Well, here we are again.

The “Holidays.”

I really don’t know when I started hating the holidays. I honestly don’t.

It wasn’t, as some assume, when my folks divorced. This season became annoying, of that there’s no doubt, but I didn’t hate it.

When the kids were little, I certainly liked how excited they got at the season, especially Christmas mornings with all the shrieks and delighted squeeks of gift opening. I love happy kids, and I am, for better or worse, addicted to my children smiling.

My dislike for the season pre-dates working in retail, too, though the last few years certainly haven’t done anything to change my mind.

It’s not a reflection on the perversion of religious themes and iconography either. I don’t care. Christians, for the most part, spend the rest of the year tarnishing their brand, so, come the celebration of the Prince of Peace’s birth their shitty behavior is just old hat, really.

I remember a few times, as a kid, having giant family parties where everyone dressed up in bathrobes and pretended to be shepards, wise men, inn keepers, etc. Basically, a wildly inaccurate cultural appropriation that would have been offensive if not for the casual ignorance and unaware white privilege of the party planners and participants. It was silly, really, but earnest. I learned the dreidel and found out that chocolate coins taste like soap.

It’s not Hanukkah. I like the optimistic simplicity of Hanukkah. A celebration of throwing off the yoke of Greek-Syrian oppression? I get it. An eight day observance of a very well made, fuel economic lantern? What’s not to like?

It’s not Kwanzaa. If anything, I wish Kwanzaa were celebrated even half as loud as Christmas. “Nguzo Saba” are a wonderfully structured collection of good advice for how to live a life. It’s a celebration of African and African-American cultures that, in hindsight, I wish I’d spent more time teaching my kids about when they were wee.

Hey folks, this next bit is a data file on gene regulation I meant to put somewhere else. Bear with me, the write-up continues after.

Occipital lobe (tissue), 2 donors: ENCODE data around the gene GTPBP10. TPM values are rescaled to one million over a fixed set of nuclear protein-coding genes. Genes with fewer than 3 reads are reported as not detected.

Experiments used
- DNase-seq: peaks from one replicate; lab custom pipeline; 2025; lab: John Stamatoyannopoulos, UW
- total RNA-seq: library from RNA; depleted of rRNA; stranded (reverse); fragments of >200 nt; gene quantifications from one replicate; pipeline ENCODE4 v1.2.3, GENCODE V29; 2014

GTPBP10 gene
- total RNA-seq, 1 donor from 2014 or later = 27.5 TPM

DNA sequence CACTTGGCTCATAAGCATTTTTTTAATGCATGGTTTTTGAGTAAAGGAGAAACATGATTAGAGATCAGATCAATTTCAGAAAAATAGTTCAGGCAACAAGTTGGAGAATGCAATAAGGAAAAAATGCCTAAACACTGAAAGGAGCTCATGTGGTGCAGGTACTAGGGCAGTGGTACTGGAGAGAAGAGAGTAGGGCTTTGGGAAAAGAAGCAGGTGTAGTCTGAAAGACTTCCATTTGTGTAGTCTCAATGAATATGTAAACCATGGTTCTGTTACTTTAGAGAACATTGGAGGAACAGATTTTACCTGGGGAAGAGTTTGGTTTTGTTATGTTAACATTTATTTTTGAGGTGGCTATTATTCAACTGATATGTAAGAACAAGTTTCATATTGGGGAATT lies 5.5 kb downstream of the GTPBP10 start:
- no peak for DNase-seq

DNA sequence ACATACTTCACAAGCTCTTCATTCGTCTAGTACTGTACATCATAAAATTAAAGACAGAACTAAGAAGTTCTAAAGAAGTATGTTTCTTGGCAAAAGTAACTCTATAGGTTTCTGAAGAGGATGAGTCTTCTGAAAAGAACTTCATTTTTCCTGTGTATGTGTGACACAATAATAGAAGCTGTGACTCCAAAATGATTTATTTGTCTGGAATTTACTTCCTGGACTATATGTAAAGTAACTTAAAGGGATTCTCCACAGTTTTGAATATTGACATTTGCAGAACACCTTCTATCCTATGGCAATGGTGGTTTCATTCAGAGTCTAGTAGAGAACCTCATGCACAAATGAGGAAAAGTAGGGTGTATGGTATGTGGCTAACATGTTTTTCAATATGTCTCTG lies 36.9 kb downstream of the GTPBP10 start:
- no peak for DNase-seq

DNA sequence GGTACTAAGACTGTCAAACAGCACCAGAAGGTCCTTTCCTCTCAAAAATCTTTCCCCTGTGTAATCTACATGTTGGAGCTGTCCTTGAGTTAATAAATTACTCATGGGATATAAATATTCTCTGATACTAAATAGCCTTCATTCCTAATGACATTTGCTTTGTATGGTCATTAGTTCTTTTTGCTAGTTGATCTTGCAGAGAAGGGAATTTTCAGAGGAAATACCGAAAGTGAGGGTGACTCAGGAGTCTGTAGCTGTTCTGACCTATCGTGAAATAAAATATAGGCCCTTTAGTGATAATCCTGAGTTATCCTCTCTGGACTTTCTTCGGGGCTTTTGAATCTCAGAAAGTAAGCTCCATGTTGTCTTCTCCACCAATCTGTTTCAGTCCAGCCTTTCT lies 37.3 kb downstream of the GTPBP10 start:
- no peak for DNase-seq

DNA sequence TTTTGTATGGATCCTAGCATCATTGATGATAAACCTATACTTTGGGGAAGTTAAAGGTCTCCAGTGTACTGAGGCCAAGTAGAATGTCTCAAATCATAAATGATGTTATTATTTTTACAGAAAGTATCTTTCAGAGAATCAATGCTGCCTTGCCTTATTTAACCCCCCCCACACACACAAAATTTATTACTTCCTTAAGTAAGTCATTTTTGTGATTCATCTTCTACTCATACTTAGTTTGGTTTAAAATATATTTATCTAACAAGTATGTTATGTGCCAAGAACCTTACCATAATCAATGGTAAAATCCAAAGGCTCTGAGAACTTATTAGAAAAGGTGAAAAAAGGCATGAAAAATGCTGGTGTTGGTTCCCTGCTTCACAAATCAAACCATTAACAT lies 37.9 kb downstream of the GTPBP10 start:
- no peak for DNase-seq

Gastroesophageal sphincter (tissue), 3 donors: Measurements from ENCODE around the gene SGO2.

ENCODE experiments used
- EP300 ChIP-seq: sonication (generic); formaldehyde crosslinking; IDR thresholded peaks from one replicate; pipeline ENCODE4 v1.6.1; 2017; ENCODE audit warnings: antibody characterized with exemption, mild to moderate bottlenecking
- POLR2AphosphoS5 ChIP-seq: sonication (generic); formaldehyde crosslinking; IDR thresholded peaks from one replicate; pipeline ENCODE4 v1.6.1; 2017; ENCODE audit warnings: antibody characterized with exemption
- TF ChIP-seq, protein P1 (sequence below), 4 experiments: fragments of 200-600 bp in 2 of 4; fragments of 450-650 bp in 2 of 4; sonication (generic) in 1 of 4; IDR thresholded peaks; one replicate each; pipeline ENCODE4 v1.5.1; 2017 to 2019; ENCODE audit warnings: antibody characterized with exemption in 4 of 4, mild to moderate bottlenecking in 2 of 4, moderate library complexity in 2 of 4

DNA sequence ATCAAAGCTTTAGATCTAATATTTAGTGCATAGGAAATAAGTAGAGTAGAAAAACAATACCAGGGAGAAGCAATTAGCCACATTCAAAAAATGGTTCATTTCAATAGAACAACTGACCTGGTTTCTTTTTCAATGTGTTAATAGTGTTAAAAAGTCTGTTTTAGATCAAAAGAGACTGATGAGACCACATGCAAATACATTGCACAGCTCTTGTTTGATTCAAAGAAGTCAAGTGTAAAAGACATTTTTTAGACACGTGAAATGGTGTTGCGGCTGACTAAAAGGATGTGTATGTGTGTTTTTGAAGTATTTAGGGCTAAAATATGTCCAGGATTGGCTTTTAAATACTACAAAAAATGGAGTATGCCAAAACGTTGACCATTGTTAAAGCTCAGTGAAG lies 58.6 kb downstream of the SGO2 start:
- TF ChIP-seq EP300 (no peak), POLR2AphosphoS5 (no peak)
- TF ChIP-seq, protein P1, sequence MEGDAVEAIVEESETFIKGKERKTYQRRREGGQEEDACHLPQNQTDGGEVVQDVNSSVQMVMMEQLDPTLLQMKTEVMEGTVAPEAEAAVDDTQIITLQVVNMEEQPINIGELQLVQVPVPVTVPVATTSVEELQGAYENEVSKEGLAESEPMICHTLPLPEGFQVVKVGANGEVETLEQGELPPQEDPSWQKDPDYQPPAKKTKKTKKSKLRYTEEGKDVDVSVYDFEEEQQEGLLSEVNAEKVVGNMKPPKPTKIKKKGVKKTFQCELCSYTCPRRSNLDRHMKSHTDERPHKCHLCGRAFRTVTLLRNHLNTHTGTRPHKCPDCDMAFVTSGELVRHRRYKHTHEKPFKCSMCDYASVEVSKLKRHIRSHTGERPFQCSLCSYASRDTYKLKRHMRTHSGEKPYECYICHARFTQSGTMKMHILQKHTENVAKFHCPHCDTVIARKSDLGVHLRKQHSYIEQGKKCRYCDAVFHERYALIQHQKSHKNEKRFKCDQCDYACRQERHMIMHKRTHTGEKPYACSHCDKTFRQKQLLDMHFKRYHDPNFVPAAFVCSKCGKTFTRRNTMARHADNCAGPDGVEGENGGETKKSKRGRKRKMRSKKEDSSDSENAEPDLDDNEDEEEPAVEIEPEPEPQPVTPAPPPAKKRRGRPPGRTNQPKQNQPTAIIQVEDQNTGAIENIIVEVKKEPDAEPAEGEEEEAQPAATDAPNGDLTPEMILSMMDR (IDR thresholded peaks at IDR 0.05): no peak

Pearl Harbor day? No.

Dewey Decimal System Day? Maybe a little residual damage from pre-internet researching gigs, but, overall, no.

National Oatmeal Muffin Day? Absolutely not.

I’ve never seen the movie Elf.

It’s not the societal pressure to spend, either. I love giving people presents. Aside from rent, car payments, utilities, and trying to buy food after paying all of that stuff, one of my employment regrets is not having enough money to buy cool shit impulsively for people I love. I love gift giving.

Having a deeper than usual chat with a friend a few days ago, politics and the holiday season sort of popped up. When I was working political jobs over the last 20+ years, come November, I was suddenly, if obviously, unemployed.

A lot of political operatives end up in penury during the holidays. It’s hard to get employment when your resume looks like a stack of temp jobs. You look flakey as hell, and, on paper, any employer can easily reach the conclusion that you’ll be out the door come the next campaign season.

We had so many “Dollar Store Christmases” when the kids were young. We were broke as hell every December, and it was my fault for my selfish addiction to campaign work. It was a wild disappointment for my oldest kid, and every year I felt more shitty than the year before not being able to match the neighbors in the holiday largess. My oldest son is almost ten years older than his younger siblings. He knew he was getting short shrift, I knew it, and hated it, but I couldn’t do anything about my addiction to trying to get people elected.

I just don’t know.

Most likely it’s a combination of all of it.

I’ve tried, off and on, over the years, to stuff it all down and give the holidays a chance. I really have. There have been few successes.

I even recorded T’was the Night Before Christmas a bunch of years ago in an attempt to wrestle some Holiday cheer out of a jaded and pessimistic heart.

No, I hate the Holidays. It’s just part of my DNA now. I don’t begrudge anyone their enjoyment of the season. I like watching people be happy. I enjoy the sight of smiling people. I think Christmas lights are pretty, and I regret not decorating more before I lost the house. I like giving gifts, and I’m only mildly uncomfortable receiving them.

Here’s the thing, though … I’m trying not to hate the holidays. I try every year. I smile, and I cook, and I give, and I get, and I try. I think that’s one of those things that make this season special, at least a little, is that most folks are just doing the best they can, and a lot of people can drown themselves in festive cheer with a childlike enthusiasm. I am not one of those people, but I think I want to be, so, I’ll keep trying, and maybe before I shuffle off this mortal coil, I can find a way to feel the simple joys of this time of year without being weighed down by the guilt and regrets of the years before.

So, for you folks, I hope you find this a very happy holiday season. No matter your religion or culture, I want you to be happy, and safe. I hope your curmudgeons are trying as hard as I am to fake it until they make it.